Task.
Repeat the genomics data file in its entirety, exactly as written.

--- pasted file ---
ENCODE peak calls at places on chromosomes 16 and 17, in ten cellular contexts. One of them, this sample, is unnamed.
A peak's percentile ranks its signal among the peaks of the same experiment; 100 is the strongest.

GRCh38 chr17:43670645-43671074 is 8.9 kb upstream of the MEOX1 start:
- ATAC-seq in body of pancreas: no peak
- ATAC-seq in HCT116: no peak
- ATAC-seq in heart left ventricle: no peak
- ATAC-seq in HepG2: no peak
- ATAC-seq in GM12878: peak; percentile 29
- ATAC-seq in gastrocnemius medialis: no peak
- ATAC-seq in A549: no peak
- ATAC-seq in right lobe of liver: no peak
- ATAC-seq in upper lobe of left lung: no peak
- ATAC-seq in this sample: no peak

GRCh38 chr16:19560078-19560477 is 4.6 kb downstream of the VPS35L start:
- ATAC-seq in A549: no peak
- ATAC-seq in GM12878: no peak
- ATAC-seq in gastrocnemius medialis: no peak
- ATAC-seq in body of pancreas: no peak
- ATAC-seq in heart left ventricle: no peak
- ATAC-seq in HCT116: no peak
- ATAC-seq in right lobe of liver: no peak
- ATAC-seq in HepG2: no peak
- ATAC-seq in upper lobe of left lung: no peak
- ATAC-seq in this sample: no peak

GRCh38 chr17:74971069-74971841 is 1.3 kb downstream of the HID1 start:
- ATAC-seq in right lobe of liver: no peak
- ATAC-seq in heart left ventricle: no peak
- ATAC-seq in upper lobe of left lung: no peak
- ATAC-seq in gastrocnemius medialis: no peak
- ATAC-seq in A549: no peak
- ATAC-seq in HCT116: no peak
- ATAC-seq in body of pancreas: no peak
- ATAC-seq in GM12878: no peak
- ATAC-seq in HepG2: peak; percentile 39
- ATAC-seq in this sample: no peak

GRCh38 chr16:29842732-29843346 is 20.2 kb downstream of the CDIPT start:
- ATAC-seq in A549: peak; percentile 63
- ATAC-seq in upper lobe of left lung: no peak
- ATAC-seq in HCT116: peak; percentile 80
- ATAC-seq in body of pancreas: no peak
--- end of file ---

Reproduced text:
ENCODE peak calls at places on chromosomes 16 and 17, in ten cellular contexts. One of them, this sample, is unnamed.
A peak's percentile ranks its signal among the peaks of the same experiment; 100 is the strongest.

GRCh38 chr17:43670645-43671074 is 8.9 kb upstream of the MEOX1 start:
- ATAC-seq in body of pancreas: no peak
- ATAC-seq in HCT116: no peak
- ATAC-seq in heart left ventricle: no peak
- ATAC-seq in HepG2: no peak
- ATAC-seq in GM12878: peak; percentile 29
- ATAC-seq in gastrocnemius medialis: no peak
- ATAC-seq in A549: no peak
- ATAC-seq in right lobe of liver: no peak
- ATAC-seq in upper lobe of left lung: no peak
- ATAC-seq in this sample: no peak

GRCh38 chr16:19560078-19560477 is 4.6 kb downstream of the VPS35L start:
- ATAC-seq in A549: no peak
- ATAC-seq in GM12878: no peak
- ATAC-seq in gastrocnemius medialis: no peak
- ATAC-seq in body of pancreas: no peak
- ATAC-seq in heart left ventricle: no peak
- ATAC-seq in HCT116: no peak
- ATAC-seq in right lobe of liver: no peak
- ATAC-seq in HepG2: no peak
- ATAC-seq in upper lobe of left lung: no peak
- ATAC-seq in this sample: no peak

GRCh38 chr17:74971069-74971841 is 1.3 kb downstream of the HID1 start:
- ATAC-seq in right lobe of liver: no peak
- ATAC-seq in heart left ventricle: no peak
- ATAC-seq in upper lobe of left lung: no peak
- ATAC-seq in gastrocnemius medialis: no peak
- ATAC-seq in A549: no peak
- ATAC-seq in HCT116: no peak
- ATAC-seq in body of pancreas: no peak
- ATAC-seq in GM12878: no peak
- ATAC-seq in HepG2: peak; percentile 39
- ATAC-seq in this sample: no peak

GRCh38 chr16:29842732-29843346 is 20.2 kb downstream of the CDIPT start:
- ATAC-seq in A549: peak; percentile 63
- ATAC-seq in upper lobe of left lung: no peak
- ATAC-seq in HCT116: peak; percentile 80
- ATAC-seq in body of pancreas: no peak